can
be
derived
from
the
commonly
used
Sommerfeld
expansion
of
the
FEG
model
in
metals.
From
Sommerfeld
theory
the
linear
temperature
depen-
dence
of
the
electron
heat
capacity
can
be
obtained
[36].
However,
at
higher
electron
temperatures
the
Sommerfeld
theory
of
metals
is
not
valid
and
the
electron
heat
capacity
can
be
obtained
for
ther-
mal
excited
electrons
from
Eq.
(15)
by
using
a
description
of
the
electronic
properties
of
the
total
electronic
DOS
and
f/Te.
In
this
work
the
theory
of
the
electron-ion
coupling
in
depen-
dence
on
electron
temperature
is
based
on
a
general
description
of
the
electron-ion
energy
exchange
rate
for
electron
and
ion
temper-
atures
[40–42].
An
alternative
theory
of
the
electron-ion
coupling
was
developed
by
Petrov
et
al.
[37,38]
using
an
accurate
con-
struction
of
electron
DOS
function
within
the
2P
approximation.
This
approach
is
not
directly
related
to
one
proposed
by
Lin
et
al.
[42].
The
general
temperature
dependency
of
electron-ion
coupling
within
this
approach
can
be
expressed
as
G(Te)
=kBω2
g(εF)+∞
−∞
g2(ε)f
εdε,
(16)
where
is
the
dimensionless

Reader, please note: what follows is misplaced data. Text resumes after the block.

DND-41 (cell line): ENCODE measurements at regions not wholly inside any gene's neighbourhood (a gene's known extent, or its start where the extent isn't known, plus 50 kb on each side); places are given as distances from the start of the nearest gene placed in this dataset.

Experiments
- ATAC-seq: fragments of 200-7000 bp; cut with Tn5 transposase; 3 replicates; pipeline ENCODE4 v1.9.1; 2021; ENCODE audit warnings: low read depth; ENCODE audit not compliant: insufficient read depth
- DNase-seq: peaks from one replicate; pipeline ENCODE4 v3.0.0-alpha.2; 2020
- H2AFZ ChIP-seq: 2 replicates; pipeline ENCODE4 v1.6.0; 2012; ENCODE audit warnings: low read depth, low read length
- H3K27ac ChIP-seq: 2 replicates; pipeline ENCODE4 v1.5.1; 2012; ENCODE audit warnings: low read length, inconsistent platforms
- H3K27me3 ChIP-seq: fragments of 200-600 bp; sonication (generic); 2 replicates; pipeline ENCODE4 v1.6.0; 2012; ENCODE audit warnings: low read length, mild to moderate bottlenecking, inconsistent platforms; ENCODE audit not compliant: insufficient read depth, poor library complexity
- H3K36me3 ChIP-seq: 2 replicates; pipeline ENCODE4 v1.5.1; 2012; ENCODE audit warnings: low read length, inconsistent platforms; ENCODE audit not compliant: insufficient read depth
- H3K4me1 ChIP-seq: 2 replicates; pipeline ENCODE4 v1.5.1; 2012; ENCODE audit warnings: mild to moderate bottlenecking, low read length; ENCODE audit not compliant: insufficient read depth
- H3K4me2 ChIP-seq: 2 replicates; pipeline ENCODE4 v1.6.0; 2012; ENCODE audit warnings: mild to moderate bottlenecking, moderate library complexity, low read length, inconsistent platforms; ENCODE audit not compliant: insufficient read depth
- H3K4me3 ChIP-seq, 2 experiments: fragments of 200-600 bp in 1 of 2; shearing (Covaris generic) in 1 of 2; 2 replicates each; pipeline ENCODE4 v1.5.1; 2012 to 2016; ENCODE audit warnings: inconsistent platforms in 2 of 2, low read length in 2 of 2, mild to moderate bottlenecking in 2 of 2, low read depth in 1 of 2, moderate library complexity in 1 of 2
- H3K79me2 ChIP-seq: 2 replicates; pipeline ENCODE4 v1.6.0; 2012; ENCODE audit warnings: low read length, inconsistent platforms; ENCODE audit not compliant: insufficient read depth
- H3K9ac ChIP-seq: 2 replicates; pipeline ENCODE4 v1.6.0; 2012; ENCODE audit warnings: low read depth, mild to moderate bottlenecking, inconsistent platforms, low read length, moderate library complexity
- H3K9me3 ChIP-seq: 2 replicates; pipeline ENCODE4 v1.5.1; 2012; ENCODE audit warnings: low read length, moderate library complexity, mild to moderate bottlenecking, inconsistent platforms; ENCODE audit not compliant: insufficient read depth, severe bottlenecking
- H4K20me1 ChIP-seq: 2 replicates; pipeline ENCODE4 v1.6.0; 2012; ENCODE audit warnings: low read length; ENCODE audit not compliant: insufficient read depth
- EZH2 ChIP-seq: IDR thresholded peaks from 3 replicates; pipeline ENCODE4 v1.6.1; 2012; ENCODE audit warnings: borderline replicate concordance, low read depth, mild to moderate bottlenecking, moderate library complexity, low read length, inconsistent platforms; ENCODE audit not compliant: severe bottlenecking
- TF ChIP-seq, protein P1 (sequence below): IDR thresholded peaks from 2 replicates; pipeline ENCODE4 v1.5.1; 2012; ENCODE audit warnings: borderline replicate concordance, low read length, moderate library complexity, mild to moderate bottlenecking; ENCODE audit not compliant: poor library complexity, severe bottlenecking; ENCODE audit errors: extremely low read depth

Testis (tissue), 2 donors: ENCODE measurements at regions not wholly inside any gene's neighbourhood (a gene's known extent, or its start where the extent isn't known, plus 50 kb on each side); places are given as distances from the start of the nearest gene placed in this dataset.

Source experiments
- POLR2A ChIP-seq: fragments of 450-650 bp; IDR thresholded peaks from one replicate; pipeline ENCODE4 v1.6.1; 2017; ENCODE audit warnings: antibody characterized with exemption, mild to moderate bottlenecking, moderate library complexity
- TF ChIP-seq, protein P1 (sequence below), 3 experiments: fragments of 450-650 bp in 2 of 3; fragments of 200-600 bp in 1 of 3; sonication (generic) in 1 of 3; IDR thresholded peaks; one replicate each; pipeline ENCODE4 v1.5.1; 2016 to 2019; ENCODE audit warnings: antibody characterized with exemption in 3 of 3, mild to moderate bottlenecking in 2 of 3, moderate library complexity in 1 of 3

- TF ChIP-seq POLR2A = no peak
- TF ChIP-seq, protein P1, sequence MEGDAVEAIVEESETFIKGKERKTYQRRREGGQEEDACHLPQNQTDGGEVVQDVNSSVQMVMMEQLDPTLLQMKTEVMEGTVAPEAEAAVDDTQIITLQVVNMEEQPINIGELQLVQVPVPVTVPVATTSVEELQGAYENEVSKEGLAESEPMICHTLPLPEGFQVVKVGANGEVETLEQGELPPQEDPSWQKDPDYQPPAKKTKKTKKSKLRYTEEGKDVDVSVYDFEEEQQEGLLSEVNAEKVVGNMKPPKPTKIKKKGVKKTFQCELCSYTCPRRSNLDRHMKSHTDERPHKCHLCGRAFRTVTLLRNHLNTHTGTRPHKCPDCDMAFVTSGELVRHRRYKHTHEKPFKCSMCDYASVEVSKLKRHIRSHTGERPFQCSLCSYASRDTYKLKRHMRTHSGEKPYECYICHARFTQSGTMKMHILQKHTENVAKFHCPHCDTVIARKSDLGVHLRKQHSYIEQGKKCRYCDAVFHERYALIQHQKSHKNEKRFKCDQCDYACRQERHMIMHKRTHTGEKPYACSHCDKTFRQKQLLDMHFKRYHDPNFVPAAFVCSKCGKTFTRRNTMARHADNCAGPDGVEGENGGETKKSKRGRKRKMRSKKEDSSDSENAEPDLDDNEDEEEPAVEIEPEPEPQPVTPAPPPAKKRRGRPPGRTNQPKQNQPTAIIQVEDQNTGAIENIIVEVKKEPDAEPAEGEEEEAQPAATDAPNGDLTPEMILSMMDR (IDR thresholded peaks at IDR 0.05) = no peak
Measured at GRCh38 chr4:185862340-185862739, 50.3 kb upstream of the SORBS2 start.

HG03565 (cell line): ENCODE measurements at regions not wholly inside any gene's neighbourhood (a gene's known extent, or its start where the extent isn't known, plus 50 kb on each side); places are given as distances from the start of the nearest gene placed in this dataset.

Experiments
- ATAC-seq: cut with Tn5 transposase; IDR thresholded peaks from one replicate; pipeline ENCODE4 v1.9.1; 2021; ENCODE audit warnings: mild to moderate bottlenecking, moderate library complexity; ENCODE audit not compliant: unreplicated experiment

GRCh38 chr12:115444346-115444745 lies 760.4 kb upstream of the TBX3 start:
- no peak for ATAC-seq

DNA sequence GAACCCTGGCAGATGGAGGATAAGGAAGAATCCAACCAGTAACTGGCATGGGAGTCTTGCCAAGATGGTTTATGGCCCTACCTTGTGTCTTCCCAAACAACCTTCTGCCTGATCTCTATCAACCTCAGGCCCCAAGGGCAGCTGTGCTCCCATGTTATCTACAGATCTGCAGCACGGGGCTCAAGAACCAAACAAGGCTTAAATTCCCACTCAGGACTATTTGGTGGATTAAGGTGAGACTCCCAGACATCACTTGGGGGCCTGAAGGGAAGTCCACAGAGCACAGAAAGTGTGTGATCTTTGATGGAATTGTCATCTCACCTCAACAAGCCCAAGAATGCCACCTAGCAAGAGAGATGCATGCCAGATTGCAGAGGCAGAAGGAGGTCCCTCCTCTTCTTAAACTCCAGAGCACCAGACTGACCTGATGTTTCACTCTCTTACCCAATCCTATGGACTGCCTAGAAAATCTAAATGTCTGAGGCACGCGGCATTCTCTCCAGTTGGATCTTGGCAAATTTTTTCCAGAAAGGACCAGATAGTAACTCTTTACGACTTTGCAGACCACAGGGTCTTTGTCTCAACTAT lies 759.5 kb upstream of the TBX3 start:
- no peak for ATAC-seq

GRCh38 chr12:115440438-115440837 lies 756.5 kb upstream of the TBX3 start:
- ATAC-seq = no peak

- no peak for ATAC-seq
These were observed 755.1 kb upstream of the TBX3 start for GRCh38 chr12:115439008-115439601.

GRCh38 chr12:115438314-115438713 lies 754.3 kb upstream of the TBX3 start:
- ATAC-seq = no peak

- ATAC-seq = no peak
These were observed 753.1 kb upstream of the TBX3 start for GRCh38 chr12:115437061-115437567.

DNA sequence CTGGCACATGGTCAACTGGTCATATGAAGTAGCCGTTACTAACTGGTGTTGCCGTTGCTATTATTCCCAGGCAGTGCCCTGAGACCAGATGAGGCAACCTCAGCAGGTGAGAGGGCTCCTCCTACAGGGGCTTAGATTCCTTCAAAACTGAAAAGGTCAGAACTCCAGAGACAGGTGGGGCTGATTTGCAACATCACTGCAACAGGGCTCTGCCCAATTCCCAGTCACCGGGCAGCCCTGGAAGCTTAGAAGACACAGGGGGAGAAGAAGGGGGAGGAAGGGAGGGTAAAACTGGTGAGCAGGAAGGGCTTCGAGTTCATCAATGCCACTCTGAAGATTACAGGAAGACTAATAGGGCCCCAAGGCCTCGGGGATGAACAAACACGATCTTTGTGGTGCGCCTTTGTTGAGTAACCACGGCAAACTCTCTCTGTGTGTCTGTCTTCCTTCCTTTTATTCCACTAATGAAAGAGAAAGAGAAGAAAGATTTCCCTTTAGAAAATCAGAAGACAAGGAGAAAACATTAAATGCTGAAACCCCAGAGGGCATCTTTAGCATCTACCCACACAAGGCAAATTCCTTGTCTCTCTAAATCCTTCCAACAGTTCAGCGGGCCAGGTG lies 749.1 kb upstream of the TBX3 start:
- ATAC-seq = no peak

electron–phonon
mass
enhancement
parameter
[43],
ω2
is
the
second
moment
of
the
phonon
spec-
trum
defined
by
McMillan
[44]
and
g(εF)
is
the
electron
DOS
at
the
Fermi
level
εF.
In
the
current
work,
this
value
is
assumed
to
be
ω2=29
meV2[45].
At
low
electron
temperature,
f/E
reduces
to
a
delta
function
centered
at
Fand
Eq.
(16)
induces
the
expression
of
the
constant
electron-ion
coupling
factor
[40].
At
higher
electron
temperatures
the
delta
function
f/Tein
Eq.
(15)
and
f/ε
in
Eq.
(16)
at
energy
ε
is
shifting
away
from
εF.
This
shift
becomes
non-negligible
far
away
from
εFand
induces
retroactively
a
temperature
dependence
of
the
electron
heat
capacity
Ce(Te)
and
an
electron-ion
coupling
factor
G(Te).
For
the
thermal
excitation
of
a
d-band
the
computa-
tional
evaluation
of
Ce(Te)
and
G(Te)
requires
the
knowledge
of
the
chemical
potential
in
dependence
on
electron
temperature
(Te).
The
chemical
potential
provides
the
characteristic
energy,
which
represent
the
internal
energy
change
of
the
system,
when
6
J.
Winter
et
al.
/
Applied
Surface
Science
417
(2017)
2–15
one
more
particle
is
added
under
the
condition
of
constant
entropy
and
volume
=
U/N|S,V[46,47].
At
0
K
all
states
below
the
Fermi
energy
εFare
occupied
up
to
εFand
above
εFall
states
in
the
Fermi
gas
are
empty.
Thus,
at
temperature
0
K
the
system
must
be
in
a
state
with
the
minimum
possible
energy.
The
entropy
is
related
to
the
number
of
possible
states
and
for
a
system
with
a
certain
number
of
particles
only
one
exists,
the
so-called
ground
state
with
minimum
energy,
where
the
entropy
is
equal
to
zero
accordingly
to
the
third
law
of
thermodynamics
[48].
In
a
s-band
with
a
constant
electron
number
density,
all
low-lying
states
at
0
K
are
filled
with
the
electrons
up
to
the
Fermi
energy
corresponding
to
Pauli’s
exclu-
sion
principle
of
fermions.
The
entropy
is
therefore
equal
to
zero.
At